Now, I too believe in Magic. If only real life were as easy as Wishing Upon A Star. In the meantime, I have Disney and I can’t wait to go back.

Back in the Saddle Again

Wednesday, October 26th, 2005

Hidey ho neighbors! Hope all is well in cyber-land. Although it feels like months since I’ve been gone, bumbling around the blogosphere makes me feel like no time has passed at all. I don’t think that is a good thing.

Our trip exceeded my every expectation. The family togetherness and shared experiences will last a lifetime. I have a two lifetimes of picture management of work, unfortunately. I’ll load some up for everyone part way through this one (lifetime, that is).

You know you’ve had a supercalifragilisticexpialidocious vacation when at least one member of the family gets sick. Yup, we’ve had one (vacation, that is). I haven’t slept for a good 72 hours for more than two hours at a time. So this post will be short.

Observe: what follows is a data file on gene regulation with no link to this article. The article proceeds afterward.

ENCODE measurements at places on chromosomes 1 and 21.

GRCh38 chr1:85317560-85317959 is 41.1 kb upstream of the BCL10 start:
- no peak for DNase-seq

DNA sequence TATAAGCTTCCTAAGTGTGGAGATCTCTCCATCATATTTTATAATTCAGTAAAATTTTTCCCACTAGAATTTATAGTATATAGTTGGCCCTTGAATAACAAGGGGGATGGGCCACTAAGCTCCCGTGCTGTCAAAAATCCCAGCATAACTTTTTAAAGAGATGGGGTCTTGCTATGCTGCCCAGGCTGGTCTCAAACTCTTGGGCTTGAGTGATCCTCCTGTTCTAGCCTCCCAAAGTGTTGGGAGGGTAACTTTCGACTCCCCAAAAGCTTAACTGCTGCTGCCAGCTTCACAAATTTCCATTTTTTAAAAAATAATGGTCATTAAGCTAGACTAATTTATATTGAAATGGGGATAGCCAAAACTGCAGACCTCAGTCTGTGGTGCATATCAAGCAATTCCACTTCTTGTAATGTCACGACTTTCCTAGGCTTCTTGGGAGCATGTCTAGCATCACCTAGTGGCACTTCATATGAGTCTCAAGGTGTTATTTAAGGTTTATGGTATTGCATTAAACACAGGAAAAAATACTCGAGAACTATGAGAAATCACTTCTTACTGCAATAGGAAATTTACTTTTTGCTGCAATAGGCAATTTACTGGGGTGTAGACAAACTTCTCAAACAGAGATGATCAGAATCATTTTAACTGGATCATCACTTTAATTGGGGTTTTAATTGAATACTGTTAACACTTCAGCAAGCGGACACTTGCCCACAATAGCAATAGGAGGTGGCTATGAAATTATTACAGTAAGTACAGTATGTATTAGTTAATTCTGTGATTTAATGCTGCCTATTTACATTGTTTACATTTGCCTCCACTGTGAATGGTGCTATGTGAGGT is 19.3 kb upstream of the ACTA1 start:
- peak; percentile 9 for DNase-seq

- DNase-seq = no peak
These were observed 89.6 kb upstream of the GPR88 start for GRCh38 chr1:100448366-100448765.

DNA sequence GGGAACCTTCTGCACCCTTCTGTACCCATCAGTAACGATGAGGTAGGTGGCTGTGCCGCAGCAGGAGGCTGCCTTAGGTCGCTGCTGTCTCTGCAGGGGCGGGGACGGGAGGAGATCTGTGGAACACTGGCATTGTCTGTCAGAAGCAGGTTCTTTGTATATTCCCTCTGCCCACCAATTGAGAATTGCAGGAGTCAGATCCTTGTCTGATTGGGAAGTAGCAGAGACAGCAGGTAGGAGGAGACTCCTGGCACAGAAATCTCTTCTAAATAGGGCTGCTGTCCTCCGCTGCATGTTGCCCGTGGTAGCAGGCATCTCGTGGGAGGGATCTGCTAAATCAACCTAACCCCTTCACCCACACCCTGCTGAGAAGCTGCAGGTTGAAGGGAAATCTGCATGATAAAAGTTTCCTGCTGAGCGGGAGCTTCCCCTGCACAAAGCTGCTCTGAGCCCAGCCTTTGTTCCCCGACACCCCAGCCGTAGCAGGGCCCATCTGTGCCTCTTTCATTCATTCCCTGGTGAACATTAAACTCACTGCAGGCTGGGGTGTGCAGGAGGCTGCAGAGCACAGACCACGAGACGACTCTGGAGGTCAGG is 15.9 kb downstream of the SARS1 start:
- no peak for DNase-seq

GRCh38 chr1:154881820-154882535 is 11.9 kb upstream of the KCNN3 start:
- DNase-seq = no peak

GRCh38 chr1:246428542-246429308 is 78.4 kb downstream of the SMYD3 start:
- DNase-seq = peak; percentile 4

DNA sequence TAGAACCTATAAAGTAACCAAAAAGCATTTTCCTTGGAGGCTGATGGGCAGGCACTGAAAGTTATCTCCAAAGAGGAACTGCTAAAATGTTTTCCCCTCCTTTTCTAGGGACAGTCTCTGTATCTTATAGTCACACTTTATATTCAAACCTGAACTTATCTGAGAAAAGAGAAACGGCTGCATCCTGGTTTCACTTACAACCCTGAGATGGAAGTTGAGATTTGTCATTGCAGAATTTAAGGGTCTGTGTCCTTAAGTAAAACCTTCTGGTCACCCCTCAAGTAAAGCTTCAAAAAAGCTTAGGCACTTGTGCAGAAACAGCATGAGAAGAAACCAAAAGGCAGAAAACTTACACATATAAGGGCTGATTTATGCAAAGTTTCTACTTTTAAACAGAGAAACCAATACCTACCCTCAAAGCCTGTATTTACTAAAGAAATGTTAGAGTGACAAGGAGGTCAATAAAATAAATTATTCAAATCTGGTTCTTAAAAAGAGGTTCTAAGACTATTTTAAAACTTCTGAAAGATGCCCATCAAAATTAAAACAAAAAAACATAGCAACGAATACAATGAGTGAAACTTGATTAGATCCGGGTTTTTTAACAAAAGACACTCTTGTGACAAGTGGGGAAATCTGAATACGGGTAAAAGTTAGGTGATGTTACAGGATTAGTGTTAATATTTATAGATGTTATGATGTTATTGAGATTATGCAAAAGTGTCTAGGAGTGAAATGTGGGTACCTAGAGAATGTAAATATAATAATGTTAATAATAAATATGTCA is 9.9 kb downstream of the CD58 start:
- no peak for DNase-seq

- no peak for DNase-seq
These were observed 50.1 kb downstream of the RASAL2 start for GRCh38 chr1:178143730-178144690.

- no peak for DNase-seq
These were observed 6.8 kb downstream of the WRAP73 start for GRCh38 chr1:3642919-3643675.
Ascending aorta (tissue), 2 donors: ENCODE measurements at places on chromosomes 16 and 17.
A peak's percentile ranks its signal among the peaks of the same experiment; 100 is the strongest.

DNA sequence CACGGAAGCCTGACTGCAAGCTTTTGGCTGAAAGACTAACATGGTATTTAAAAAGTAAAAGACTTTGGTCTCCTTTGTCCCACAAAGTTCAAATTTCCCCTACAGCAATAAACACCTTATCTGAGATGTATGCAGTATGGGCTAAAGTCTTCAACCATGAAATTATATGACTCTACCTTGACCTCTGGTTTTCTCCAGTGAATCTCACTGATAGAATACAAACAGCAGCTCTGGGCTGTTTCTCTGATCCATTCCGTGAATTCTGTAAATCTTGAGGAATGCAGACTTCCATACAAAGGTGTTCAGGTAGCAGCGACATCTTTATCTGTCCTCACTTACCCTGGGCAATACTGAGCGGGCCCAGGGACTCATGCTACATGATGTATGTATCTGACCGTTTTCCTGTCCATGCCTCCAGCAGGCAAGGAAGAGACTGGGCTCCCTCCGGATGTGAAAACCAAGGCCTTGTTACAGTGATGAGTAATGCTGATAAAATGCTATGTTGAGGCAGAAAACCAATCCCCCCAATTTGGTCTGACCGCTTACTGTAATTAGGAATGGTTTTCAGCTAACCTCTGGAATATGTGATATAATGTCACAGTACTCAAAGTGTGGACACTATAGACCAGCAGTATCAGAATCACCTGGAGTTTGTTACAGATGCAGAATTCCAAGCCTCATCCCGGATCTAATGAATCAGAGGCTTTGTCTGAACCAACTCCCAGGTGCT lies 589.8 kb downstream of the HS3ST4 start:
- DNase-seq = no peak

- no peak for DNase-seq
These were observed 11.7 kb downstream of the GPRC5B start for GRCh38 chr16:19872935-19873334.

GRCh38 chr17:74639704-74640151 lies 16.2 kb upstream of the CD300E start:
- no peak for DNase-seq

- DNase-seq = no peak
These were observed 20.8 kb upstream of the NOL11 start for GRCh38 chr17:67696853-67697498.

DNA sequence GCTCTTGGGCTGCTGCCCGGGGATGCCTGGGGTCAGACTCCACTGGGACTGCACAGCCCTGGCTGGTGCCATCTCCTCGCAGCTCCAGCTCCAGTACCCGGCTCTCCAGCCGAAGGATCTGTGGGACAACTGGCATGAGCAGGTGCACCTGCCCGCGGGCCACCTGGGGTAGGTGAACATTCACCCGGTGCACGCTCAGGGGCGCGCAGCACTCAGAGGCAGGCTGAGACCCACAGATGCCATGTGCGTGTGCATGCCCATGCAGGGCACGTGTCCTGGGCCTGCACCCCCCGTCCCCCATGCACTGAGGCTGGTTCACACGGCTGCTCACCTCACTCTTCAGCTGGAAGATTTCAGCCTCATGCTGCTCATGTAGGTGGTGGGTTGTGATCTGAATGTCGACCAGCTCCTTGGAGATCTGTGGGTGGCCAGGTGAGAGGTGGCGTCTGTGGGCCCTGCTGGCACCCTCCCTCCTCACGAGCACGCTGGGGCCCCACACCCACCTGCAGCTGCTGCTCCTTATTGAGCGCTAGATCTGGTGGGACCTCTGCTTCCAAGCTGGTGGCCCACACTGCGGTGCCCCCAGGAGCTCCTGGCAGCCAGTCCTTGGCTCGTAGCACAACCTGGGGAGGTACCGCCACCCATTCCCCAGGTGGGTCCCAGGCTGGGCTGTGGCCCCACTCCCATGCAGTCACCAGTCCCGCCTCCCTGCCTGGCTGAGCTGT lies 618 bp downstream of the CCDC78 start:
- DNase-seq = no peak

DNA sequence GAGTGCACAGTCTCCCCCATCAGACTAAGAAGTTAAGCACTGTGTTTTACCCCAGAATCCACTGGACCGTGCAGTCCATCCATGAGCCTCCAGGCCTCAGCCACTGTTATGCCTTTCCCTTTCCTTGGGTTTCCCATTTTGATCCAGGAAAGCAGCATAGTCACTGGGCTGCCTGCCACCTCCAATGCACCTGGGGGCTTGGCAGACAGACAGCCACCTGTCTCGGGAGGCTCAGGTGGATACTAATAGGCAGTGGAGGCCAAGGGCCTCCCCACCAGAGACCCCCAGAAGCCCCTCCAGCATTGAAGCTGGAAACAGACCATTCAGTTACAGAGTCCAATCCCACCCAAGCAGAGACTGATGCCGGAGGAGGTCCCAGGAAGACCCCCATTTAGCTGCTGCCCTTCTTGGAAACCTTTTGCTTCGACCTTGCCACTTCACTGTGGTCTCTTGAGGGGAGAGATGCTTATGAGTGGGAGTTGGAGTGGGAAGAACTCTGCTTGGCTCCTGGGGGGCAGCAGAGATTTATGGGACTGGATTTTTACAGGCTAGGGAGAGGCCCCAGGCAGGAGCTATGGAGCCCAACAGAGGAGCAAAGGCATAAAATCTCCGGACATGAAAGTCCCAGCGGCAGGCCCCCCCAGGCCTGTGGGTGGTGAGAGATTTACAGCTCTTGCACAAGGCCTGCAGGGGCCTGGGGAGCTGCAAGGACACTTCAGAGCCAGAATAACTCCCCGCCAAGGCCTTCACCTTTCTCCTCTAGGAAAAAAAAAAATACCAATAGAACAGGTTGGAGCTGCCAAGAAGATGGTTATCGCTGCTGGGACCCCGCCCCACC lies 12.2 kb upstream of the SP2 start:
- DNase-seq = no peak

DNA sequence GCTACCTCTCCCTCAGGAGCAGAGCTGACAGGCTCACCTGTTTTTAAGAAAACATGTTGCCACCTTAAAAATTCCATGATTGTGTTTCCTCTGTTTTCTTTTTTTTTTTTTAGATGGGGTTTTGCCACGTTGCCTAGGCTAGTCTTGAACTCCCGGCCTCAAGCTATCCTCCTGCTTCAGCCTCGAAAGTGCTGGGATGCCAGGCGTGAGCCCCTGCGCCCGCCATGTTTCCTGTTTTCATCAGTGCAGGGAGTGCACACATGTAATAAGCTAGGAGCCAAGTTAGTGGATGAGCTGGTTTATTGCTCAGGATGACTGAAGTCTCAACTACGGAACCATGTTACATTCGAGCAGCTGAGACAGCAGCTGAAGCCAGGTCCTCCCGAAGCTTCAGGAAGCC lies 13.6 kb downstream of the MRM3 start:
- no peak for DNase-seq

Got LOTS of topics to write about. It will be good, YOU’LL see. (I love invoking Pooh Bear.)

Wonderful World of Disney

Friday, October 14th, 2005

Going to be taking the family to Disneyworld. You may never hear from me again.

My only question: How is it possible to have no clothes and this negative thing, this black hole of style, weighs five thousand pounds? That’s what I want to know. It’s a mystery. Stephen Hawking needs to get right on that.